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Now With Boost: Latest Honda S2000 Rumors - AutoNation Drive

Now With Boost: Latest Honda S2000 Rumors
John Coyle

Honda discontinued its spry, sleek little roadster back in 2009, and while there have been rumblings about a return for years, we now have some encouraging new S2000 rumors.

Our friends over at Car & Driver reportedly have a source inside Honda who’s saying we’ll see a reimagined roadster in time for Honda’s 70th anniversary in 2018. That timing would line up nicely historically, as the original S2000 was released to celebrate the company’s 50th birthday — and it’s not the only indicator its dealers could have a sexy drop top in their showrooms soon.

When Honda stopped production of the S2000 almost a decade ago, it was widely seen as a move away from the enthusiast market. Now, whether that’s fair criticism? That’s up for debate, as the automotive industry wasn’t exactly riding high from 2008 to 2010 — which was exactly when the S2000 was up for a redesign. But today, there’s some decidedly exciting product in Honda’s lineup, including the long-awaited America-market version of the Civic Type R, and the giant-killing, technology-laden Acura NSX. Of course, there’s also the diminutive, mid-engine S660, but like so much other forbidden fruit, it’s not available outside Japan.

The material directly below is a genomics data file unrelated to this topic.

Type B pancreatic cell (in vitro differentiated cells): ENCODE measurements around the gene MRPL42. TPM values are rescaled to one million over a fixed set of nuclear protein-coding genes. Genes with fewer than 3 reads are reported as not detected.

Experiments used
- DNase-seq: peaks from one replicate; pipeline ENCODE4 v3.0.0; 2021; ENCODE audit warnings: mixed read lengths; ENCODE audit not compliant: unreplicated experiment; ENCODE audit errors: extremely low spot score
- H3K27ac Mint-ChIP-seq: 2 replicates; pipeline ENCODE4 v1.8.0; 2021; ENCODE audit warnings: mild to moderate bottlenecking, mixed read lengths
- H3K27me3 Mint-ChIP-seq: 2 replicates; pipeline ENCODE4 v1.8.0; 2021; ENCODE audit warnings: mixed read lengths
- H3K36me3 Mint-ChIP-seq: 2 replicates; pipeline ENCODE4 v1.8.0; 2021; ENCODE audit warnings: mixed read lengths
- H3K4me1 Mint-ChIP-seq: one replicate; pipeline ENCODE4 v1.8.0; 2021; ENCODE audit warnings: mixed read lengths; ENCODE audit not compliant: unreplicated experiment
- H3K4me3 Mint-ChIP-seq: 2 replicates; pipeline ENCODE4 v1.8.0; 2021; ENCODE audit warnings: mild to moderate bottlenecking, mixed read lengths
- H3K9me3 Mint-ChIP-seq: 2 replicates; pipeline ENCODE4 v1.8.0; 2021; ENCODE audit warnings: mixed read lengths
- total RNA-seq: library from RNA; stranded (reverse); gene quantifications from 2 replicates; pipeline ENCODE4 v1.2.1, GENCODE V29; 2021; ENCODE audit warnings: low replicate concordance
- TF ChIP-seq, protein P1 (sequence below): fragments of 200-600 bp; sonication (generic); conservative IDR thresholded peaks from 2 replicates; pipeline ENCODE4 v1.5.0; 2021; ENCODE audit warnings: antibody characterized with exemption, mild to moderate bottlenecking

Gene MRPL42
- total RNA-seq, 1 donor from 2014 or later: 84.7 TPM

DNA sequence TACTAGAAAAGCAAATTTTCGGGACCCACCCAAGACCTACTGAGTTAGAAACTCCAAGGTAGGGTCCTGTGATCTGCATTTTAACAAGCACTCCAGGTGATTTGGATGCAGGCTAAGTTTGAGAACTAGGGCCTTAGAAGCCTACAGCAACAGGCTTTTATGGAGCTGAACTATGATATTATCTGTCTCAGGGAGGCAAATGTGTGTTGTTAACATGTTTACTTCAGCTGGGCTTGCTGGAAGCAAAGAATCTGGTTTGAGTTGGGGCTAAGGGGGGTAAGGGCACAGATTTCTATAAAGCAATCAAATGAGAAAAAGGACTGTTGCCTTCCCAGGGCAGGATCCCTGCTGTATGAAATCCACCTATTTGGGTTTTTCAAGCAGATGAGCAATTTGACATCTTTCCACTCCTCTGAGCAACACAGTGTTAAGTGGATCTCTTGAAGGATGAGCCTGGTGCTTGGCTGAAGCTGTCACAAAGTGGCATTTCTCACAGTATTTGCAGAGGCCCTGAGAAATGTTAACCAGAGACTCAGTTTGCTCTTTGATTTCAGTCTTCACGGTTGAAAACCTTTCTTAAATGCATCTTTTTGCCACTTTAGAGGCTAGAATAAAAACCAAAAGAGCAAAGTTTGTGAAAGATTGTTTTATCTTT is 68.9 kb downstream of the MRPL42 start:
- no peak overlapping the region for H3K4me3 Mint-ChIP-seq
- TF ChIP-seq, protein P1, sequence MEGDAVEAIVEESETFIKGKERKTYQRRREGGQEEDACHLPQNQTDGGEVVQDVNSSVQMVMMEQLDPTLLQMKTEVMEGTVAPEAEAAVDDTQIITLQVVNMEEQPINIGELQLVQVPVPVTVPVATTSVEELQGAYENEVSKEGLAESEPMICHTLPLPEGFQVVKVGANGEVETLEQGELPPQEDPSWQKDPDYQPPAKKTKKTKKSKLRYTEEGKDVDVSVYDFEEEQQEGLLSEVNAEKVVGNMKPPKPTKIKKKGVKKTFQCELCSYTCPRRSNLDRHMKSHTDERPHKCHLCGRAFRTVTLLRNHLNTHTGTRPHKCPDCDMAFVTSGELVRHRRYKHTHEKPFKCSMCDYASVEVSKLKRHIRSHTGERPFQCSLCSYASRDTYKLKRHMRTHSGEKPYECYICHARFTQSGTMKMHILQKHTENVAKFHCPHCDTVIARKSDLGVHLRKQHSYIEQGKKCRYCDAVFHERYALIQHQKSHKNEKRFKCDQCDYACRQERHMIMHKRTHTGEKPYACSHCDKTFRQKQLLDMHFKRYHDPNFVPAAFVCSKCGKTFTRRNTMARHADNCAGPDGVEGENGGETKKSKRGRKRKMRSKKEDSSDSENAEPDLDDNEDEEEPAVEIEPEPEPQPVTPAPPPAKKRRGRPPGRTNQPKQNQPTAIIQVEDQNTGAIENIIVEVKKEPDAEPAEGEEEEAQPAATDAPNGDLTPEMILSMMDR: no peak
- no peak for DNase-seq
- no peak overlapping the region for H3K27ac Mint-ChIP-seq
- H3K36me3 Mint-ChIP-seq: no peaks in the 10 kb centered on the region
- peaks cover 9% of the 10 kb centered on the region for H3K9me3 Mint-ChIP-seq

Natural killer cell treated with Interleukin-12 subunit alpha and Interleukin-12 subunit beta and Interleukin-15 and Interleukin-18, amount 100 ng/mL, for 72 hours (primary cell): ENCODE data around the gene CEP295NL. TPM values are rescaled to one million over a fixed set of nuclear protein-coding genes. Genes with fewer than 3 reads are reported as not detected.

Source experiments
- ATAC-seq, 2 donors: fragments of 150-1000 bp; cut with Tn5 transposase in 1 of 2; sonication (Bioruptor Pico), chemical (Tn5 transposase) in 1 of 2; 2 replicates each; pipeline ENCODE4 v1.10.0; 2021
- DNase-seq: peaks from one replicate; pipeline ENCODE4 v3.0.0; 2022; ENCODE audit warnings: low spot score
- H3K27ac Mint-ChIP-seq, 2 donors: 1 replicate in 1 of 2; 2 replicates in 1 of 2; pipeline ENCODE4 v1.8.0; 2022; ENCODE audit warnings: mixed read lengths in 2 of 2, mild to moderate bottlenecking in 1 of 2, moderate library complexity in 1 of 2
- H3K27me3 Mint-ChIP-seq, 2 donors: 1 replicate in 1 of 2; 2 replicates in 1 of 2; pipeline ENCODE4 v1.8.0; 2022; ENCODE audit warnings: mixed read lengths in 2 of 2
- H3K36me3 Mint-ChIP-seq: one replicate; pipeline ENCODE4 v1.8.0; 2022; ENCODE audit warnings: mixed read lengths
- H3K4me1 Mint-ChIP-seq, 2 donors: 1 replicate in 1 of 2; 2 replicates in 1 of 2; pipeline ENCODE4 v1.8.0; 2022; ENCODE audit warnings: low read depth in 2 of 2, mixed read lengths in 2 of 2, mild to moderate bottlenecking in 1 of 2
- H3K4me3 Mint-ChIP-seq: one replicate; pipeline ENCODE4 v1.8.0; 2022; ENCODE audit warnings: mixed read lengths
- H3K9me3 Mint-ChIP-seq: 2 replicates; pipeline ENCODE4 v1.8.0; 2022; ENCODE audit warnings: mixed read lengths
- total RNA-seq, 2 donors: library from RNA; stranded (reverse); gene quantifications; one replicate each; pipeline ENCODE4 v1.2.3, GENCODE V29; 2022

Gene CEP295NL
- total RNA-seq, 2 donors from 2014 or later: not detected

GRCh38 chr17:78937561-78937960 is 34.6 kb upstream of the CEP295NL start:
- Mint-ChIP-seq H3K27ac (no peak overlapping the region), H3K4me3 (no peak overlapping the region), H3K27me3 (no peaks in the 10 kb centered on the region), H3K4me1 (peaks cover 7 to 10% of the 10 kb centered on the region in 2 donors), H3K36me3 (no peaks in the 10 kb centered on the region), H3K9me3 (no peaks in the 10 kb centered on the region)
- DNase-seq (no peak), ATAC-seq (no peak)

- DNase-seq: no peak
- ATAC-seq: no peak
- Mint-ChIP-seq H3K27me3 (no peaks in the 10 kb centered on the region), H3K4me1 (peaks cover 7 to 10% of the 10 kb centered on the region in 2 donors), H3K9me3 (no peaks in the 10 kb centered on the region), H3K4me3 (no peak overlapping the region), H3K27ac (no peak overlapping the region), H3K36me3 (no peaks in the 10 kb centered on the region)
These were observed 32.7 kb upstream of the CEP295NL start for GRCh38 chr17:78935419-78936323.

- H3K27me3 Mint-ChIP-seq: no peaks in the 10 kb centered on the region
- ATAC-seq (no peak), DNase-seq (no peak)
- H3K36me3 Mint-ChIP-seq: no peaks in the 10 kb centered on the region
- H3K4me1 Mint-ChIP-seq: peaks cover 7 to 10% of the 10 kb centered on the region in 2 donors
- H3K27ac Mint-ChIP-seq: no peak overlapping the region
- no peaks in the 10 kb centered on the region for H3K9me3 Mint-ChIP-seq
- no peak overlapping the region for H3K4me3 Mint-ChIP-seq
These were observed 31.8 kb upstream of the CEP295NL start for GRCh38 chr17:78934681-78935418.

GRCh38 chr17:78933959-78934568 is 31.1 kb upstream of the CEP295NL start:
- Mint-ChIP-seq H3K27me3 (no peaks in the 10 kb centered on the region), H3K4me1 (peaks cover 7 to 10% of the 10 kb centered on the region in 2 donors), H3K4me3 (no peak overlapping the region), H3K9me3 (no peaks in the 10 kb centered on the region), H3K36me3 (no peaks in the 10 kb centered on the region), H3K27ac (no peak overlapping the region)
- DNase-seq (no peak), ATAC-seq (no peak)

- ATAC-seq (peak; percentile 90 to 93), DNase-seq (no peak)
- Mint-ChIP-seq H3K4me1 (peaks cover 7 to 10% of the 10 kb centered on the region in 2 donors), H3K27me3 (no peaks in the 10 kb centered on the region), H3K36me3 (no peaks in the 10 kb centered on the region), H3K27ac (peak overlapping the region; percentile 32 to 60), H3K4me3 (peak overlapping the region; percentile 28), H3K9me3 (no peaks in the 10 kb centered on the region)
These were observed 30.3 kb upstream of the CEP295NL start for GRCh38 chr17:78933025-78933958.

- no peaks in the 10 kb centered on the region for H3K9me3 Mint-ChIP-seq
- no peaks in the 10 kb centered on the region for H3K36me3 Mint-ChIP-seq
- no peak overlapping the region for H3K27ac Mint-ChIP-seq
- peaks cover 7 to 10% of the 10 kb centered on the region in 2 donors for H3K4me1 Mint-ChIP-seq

Honda S2000 Rumors

Right now, signs are pointing to the idea that the next-generation S2000 might be powered by a twin-charged I-4 which would enjoy boost from both a traditional turbo and an electric supercharger, and produce 325 horsepower. That would mean competitors like Mazda’s MX-5 Miata and the Toyota 86 would find themselves significantly outgunned — by over 100 ponies.

Adding boost would help make the engine’s power delivery more linear, and combat the complaint that its predecessor had to be within spitting distance of its lofty 9000-RPM redline before its 240-horsepower, 2.0-liter would start earning its money. There’s also talk of a new eight-speed dual-clutch transmission, but we hope Honda would also offer purists the option of a third pedal. Given that the previous generation S2000 only came in a stick, and the latest Type R won’t be available with an automatic, we think that’s a solid bet.

Regardless, the idea of a proper new sports car from Honda would be music to the ears of the company’s devout fans, and its rock-solid reputation for reliability might make some otherwise-hesitant buyers more opt to consider a fun weekend toy. More news on the next-gen S2000 when we have it.